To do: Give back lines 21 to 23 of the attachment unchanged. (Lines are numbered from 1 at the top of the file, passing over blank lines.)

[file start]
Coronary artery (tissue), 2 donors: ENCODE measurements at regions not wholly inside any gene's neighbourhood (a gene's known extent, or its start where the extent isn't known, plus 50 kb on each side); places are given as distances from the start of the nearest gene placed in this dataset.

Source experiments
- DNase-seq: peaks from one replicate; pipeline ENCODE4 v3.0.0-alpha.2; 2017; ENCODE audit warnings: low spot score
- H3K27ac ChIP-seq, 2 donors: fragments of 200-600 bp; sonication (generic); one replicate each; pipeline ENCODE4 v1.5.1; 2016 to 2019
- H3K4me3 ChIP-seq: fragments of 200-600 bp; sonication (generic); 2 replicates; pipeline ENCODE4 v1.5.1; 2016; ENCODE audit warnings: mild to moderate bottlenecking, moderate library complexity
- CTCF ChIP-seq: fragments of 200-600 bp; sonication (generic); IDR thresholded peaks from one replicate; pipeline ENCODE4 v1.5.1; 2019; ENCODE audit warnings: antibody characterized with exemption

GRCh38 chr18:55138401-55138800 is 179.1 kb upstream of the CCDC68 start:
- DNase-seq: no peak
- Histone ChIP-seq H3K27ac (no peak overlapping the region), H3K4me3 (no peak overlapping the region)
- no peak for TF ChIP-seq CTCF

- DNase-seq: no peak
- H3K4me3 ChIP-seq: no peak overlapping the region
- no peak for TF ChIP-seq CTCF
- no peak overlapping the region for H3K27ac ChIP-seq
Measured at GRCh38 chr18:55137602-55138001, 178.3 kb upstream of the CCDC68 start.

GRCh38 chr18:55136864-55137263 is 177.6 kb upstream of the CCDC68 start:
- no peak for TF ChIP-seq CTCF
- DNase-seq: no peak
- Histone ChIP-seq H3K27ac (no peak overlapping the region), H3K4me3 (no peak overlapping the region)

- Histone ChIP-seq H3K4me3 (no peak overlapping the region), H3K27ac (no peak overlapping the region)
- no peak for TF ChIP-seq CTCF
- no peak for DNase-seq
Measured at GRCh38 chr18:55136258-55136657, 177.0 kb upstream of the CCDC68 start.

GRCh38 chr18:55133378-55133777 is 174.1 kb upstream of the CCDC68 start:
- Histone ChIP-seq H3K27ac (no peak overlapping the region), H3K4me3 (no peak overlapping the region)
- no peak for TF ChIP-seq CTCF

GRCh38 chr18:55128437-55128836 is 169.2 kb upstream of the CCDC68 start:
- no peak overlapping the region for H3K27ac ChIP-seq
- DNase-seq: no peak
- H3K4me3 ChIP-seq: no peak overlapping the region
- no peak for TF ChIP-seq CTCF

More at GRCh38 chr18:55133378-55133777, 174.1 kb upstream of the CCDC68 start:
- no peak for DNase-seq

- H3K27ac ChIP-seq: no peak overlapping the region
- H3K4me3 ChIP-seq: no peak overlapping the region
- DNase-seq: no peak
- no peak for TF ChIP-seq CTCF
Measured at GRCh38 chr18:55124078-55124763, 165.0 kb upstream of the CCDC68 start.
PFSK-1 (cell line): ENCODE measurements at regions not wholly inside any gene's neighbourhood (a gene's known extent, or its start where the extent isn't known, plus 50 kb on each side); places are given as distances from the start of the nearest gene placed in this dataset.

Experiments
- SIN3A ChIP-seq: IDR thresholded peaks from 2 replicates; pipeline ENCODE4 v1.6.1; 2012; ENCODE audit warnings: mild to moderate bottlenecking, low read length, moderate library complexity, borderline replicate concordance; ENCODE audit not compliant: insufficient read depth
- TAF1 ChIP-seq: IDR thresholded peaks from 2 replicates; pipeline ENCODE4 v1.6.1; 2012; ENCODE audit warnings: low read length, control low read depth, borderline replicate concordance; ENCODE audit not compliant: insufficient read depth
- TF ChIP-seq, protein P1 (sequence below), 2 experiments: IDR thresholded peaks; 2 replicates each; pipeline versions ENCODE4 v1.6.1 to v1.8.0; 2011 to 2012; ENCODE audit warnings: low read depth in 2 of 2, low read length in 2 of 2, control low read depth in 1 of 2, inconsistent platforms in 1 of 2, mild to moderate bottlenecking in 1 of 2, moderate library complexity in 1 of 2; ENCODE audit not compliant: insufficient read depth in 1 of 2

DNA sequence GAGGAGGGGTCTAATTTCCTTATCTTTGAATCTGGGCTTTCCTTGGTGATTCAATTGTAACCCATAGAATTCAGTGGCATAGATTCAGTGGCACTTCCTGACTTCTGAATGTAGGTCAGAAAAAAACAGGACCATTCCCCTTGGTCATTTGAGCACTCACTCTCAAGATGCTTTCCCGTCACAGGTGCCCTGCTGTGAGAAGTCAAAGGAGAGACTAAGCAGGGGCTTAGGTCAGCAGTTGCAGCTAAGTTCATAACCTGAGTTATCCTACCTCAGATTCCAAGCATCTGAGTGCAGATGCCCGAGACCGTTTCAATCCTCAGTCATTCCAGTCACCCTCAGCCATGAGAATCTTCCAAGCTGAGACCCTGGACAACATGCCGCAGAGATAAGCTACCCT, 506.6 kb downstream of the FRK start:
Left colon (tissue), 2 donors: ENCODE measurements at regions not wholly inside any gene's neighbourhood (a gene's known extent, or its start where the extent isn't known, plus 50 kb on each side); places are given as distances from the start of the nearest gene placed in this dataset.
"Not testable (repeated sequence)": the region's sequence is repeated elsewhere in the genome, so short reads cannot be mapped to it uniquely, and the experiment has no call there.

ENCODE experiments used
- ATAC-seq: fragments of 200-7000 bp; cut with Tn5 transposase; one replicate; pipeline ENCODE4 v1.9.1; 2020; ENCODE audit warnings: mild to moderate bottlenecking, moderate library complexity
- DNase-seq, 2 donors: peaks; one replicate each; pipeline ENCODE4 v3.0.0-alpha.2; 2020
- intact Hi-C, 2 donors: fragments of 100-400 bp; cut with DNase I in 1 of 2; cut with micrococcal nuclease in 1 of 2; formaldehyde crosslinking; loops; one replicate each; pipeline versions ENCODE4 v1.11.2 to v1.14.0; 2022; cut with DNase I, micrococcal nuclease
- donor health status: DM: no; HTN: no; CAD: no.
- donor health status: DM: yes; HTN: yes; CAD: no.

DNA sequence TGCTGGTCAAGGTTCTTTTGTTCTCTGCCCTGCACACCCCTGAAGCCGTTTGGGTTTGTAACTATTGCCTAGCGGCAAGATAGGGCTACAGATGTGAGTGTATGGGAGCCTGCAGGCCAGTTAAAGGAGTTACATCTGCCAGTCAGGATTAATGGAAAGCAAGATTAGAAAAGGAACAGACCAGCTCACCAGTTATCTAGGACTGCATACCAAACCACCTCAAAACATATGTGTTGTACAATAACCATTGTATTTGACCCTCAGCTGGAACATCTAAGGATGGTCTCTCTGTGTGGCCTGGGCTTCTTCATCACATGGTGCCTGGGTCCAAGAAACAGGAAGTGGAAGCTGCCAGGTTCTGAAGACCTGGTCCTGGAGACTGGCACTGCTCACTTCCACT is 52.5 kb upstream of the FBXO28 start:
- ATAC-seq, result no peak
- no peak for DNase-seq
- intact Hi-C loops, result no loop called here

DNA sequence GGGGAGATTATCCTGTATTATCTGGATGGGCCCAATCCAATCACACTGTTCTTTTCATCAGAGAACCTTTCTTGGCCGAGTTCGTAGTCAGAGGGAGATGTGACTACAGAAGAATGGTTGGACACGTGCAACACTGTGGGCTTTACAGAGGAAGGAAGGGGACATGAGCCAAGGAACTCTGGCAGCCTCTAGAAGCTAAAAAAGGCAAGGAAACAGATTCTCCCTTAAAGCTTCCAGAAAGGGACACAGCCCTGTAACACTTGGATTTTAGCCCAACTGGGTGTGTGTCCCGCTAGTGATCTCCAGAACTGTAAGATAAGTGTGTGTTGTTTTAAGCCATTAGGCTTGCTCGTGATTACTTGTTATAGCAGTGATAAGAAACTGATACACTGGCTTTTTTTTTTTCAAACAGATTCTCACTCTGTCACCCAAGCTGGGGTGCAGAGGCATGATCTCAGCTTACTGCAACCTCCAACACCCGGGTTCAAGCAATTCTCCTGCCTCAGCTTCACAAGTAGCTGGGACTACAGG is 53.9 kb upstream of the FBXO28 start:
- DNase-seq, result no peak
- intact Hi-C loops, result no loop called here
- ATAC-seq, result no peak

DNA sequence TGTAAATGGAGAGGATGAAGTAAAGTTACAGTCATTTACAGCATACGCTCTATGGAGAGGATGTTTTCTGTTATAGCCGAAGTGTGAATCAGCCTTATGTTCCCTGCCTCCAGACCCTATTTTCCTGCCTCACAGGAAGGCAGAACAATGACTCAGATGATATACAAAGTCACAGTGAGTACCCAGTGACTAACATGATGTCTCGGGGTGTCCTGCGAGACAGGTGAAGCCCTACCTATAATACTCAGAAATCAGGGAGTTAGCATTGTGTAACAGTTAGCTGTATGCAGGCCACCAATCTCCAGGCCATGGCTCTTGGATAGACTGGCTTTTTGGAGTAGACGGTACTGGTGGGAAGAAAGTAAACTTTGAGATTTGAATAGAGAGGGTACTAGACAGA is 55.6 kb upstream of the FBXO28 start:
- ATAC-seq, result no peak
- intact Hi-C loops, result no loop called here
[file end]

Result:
- no peak for TF ChIP-seq CTCF
- no peak for DNase-seq
Measured at GRCh38 chr18:55136258-55136657, 177.0 kb upstream of the CCDC68 start.